Insects

One Iowa city has a 1G-acre plan to bring back the bees

File photo - A bee collects pollen from a sunflower in Utrecht July 27, 2010. (REUTERS/Michael Kooren)

File photo - A bee collects pollen from a sunflower in Utrecht July 27, 2010. (REUTERS/Michael Kooren)

One city in Iowa is rolling out the red carpet for bees in order to save the human race. The Gazette reports the population of pollinating insects has been cut in half over the past 70 years, and that spells trouble for humans who enjoy having food to eat.

Part of the problem is that the natural habitats of bees and monarch butterflies have been fast disappearing, replaced by parking lots, lawns, and other signs of human development, according to Popular Science.

Now Cedar Rapids is hoping to reverse the trend by converting 1,000 acres of unused land into prime bee real estate. Cedar Rapids Mayor Ron Corbett tells the Gazette this project and others like it are "critical to the future of both pollinators and people." The 1,000 Acre Pollinator Initiative, led by Cedar Rapids Parks Superintendent Daniel Gibbins, will plant seeds for 39 species of wildflowers and seven species of prairie grass on 188 acres of land this spring.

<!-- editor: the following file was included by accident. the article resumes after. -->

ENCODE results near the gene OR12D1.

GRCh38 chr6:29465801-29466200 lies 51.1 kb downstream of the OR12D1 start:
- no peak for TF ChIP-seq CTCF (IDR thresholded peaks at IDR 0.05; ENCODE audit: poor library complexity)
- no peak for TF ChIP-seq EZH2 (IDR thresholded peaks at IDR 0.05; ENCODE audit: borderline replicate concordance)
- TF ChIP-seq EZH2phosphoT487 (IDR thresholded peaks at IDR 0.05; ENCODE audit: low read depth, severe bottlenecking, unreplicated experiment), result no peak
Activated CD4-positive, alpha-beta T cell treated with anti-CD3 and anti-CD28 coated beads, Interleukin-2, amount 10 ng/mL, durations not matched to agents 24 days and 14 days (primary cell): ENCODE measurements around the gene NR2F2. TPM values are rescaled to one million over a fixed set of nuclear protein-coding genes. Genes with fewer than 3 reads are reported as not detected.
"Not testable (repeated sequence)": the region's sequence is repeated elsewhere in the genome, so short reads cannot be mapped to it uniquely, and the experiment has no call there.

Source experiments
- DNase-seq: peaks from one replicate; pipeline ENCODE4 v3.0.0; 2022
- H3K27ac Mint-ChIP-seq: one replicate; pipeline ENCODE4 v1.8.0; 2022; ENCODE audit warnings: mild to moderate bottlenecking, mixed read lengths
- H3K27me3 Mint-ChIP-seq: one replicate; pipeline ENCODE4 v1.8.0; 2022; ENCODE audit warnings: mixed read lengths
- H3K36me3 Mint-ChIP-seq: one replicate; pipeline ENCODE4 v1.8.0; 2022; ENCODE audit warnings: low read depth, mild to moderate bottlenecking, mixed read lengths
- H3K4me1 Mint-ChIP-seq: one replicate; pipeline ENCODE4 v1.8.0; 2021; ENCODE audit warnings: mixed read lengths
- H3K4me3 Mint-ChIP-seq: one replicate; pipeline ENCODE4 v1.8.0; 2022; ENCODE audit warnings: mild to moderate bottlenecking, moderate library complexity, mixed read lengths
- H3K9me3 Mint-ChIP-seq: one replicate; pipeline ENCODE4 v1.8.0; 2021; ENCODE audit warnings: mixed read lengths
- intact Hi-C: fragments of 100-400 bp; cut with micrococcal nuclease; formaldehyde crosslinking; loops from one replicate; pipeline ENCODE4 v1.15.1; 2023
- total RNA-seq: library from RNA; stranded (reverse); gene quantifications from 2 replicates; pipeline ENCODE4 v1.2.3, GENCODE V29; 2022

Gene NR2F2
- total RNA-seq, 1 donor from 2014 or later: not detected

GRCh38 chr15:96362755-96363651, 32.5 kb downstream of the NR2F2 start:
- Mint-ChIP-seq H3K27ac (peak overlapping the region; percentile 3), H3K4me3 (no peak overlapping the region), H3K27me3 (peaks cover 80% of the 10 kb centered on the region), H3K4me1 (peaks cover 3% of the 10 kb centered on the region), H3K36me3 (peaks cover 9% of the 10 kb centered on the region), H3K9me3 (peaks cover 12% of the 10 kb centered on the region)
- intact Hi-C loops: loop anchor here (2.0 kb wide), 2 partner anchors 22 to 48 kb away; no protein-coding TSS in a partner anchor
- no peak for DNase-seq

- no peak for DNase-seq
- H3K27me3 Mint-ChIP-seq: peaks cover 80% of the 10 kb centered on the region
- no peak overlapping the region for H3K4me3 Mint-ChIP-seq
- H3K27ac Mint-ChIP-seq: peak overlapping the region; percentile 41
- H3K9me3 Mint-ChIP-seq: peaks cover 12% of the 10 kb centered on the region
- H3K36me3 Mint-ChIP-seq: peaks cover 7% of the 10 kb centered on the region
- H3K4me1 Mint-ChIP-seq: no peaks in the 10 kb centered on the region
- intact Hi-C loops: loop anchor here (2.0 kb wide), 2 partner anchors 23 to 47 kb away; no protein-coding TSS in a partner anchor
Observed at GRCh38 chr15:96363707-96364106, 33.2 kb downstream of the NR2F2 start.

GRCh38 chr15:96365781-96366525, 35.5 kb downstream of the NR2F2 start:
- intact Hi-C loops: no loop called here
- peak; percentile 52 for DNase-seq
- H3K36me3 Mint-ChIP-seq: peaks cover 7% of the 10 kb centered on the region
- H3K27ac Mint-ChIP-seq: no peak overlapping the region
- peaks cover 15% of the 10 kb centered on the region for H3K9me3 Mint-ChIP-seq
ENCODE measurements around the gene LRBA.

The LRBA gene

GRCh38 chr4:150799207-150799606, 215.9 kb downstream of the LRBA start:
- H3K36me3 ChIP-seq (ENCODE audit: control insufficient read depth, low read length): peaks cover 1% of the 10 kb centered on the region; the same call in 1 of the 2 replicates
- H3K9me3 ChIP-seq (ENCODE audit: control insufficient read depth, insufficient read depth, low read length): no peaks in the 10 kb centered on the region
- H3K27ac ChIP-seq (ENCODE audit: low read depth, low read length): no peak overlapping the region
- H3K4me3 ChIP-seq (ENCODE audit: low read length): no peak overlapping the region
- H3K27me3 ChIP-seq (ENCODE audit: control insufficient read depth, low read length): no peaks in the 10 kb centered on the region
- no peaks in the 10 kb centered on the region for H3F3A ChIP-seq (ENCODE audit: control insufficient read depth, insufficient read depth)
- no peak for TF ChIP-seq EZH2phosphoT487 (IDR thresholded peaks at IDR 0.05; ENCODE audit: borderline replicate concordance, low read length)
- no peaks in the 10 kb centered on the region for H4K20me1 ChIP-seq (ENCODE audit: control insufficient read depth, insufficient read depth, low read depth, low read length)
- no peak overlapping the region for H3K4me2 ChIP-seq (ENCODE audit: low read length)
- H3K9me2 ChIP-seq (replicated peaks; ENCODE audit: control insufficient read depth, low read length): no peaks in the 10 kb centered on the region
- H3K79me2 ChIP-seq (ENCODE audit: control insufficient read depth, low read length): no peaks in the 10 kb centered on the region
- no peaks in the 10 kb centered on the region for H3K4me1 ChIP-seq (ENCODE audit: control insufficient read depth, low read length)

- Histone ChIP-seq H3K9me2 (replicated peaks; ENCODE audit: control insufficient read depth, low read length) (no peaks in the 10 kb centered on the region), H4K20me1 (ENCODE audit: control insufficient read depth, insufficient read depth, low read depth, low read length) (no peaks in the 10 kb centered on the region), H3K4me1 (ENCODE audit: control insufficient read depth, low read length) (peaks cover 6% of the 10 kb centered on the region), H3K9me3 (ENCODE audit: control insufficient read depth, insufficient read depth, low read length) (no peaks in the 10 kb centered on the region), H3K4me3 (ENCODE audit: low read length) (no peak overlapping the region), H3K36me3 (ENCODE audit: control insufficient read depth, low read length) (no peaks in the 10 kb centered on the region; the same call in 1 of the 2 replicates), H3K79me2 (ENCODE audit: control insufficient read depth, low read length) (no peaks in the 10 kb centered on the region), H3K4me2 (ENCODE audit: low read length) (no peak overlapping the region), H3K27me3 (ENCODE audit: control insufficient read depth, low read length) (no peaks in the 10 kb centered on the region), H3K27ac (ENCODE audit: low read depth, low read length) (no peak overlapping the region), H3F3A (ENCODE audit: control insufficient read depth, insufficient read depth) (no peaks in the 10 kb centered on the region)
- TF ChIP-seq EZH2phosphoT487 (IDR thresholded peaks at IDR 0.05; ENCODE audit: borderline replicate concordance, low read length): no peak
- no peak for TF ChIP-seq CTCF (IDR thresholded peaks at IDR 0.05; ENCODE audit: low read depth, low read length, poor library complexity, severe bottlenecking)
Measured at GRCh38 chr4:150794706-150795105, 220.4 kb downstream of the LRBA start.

Potential public land that has been identified includes some of the less-trafficked parts of golf courses and airports, sewage ditches, and more. The project, which has $180,000 in funding so far, hopes to reach its 1,000-acre goal within five years.

Gibbins says 99.9% of Iowa's natural habitat is gone, and this project will help all sorts of animals, not just bees. "Everything that's native here relies on native vegetation," he tells Popular Science.

Plus, the wildflowers will look pretty. (The White House may have doomed a bumblebee species.)

This article originally appeared on Newser: Iowa City Has Plan to Bring Back the Bees